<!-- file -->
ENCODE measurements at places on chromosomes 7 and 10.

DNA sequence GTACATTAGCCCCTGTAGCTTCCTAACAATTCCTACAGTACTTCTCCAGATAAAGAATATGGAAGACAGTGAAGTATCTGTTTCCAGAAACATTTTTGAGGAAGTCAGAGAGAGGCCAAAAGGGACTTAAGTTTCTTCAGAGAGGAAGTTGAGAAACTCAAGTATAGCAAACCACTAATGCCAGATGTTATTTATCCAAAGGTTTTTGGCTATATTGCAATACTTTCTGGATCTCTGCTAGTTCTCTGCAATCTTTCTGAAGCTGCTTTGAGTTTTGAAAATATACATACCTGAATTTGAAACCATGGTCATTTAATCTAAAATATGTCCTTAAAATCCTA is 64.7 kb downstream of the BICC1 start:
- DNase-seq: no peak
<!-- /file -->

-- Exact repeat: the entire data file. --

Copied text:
ENCODE measurements at places on chromosomes 7 and 10.

DNA sequence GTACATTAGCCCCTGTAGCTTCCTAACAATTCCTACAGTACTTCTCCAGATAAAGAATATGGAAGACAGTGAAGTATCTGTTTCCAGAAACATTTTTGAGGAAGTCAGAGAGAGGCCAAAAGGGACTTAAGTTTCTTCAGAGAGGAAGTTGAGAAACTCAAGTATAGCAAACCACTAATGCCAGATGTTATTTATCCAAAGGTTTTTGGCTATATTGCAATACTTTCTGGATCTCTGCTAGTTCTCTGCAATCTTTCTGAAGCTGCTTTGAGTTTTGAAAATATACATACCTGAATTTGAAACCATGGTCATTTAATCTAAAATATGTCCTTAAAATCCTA is 64.7 kb downstream of the BICC1 start:
- DNase-seq: no peak